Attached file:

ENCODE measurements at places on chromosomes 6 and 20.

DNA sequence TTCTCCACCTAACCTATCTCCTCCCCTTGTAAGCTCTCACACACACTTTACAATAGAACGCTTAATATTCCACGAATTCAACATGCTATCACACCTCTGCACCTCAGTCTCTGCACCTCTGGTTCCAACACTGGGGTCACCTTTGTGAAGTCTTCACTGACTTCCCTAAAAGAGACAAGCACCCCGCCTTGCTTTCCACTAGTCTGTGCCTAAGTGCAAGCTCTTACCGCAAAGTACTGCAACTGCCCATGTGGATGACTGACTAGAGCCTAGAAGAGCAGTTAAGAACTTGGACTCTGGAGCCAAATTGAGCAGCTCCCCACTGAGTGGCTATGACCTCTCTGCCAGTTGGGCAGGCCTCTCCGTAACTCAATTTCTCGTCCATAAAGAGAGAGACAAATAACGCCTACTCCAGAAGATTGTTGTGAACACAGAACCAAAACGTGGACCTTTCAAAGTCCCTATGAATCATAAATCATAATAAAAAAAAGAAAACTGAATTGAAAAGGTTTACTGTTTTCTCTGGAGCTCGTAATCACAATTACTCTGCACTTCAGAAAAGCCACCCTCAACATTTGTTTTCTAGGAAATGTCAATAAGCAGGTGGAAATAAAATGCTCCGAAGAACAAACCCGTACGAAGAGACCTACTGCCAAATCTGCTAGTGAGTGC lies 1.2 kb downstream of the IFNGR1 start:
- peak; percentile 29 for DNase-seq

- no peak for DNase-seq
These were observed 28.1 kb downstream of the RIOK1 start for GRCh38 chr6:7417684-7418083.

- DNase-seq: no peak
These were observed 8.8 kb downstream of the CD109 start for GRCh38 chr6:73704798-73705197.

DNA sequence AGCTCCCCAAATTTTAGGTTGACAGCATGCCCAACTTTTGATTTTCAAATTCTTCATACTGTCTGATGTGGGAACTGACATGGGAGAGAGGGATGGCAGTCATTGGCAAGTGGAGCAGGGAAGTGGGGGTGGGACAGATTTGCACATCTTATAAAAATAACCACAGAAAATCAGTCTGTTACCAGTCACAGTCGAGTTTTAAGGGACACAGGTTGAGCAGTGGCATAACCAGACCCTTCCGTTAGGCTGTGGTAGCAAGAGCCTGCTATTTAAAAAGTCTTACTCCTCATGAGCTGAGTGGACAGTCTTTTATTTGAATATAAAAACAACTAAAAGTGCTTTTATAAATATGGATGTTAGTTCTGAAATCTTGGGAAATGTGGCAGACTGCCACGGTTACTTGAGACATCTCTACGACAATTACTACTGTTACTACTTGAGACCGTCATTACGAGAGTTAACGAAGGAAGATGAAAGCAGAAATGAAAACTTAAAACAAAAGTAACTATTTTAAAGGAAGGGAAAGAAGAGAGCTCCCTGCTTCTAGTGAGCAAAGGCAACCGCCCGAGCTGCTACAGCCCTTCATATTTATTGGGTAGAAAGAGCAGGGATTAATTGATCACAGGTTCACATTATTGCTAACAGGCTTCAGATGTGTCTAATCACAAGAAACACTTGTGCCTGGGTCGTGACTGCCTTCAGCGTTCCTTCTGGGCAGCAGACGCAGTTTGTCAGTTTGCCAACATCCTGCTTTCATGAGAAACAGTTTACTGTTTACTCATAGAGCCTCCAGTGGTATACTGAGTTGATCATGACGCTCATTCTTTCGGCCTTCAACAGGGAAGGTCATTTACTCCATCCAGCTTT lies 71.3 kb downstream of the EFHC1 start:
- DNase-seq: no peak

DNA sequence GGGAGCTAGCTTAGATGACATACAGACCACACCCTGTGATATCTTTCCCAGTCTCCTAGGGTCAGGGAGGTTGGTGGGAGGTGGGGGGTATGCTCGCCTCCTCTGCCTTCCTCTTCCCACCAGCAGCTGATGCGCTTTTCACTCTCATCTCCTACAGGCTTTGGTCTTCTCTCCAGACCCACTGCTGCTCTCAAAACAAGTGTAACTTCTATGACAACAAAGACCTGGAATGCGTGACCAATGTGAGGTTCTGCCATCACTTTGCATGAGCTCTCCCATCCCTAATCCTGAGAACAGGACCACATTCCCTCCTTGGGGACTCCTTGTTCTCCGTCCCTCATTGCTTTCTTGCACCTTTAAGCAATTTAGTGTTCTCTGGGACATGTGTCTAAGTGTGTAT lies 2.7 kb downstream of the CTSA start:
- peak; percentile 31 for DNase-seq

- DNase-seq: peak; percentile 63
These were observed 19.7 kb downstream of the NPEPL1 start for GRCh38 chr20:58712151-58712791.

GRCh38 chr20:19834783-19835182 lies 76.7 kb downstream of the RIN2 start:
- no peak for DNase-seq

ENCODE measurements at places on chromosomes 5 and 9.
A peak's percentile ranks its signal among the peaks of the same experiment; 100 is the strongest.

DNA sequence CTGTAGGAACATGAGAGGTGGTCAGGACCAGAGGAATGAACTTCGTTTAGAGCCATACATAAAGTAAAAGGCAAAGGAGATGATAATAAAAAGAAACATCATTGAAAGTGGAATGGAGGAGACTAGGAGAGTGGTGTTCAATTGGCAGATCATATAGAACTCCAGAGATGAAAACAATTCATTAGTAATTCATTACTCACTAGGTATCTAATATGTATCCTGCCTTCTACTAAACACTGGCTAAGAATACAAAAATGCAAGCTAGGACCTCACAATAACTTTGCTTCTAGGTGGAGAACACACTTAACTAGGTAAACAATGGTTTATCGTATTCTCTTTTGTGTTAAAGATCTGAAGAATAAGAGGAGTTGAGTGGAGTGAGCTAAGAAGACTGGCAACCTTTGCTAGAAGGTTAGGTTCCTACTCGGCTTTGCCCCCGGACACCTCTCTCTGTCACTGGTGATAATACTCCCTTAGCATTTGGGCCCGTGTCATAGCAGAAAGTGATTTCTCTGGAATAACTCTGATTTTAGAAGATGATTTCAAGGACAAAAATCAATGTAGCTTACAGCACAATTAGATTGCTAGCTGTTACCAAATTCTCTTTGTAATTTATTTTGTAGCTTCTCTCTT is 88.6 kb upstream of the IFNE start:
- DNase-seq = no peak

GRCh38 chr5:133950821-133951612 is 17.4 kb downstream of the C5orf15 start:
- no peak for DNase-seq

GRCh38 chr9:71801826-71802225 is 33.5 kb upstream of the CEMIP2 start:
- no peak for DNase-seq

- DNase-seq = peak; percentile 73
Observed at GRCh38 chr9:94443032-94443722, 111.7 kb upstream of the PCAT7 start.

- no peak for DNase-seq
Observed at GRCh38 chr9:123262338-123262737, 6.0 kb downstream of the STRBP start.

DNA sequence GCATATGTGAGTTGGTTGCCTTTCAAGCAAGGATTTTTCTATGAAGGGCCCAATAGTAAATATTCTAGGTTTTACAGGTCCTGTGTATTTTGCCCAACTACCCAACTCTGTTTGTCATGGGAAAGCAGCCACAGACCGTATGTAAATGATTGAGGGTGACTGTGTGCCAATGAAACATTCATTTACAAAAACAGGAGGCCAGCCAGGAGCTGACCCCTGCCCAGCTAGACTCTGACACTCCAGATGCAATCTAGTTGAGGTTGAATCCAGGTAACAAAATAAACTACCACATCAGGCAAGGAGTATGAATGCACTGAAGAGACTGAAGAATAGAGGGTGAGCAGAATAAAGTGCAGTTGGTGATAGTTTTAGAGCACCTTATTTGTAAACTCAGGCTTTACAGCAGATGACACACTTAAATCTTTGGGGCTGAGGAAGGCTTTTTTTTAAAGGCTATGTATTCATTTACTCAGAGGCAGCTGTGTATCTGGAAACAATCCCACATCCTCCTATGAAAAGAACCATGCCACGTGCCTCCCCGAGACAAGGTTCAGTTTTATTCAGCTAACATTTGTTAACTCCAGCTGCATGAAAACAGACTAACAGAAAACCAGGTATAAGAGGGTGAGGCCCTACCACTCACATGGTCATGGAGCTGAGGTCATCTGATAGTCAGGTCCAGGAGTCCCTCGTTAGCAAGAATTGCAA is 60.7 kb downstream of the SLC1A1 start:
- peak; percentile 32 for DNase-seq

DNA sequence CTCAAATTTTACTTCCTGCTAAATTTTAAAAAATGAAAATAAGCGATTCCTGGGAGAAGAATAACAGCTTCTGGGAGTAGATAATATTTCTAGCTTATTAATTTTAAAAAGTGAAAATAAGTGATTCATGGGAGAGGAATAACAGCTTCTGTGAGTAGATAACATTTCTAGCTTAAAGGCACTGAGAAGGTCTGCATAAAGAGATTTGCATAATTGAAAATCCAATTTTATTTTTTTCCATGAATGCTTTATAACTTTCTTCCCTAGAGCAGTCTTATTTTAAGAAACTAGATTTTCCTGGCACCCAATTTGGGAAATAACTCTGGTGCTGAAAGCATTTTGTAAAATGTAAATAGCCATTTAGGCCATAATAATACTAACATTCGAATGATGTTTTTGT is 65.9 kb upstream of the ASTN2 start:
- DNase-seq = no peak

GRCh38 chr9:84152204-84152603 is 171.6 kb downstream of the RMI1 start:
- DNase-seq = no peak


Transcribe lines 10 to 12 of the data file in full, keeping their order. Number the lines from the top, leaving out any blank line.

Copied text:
DNA sequence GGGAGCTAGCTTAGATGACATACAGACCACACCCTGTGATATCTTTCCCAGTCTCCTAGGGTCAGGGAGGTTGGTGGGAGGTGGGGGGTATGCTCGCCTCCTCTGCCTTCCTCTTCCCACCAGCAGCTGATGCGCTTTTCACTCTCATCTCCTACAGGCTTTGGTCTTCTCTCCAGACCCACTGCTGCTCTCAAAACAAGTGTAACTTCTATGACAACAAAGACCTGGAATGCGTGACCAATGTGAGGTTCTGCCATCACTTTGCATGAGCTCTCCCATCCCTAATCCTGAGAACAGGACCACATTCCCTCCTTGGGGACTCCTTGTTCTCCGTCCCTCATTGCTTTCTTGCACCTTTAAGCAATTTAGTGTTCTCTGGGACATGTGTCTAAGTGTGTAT lies 2.7 kb downstream of the CTSA start:
- peak; percentile 31 for DNase-seq

- DNase-seq: peak; percentile 63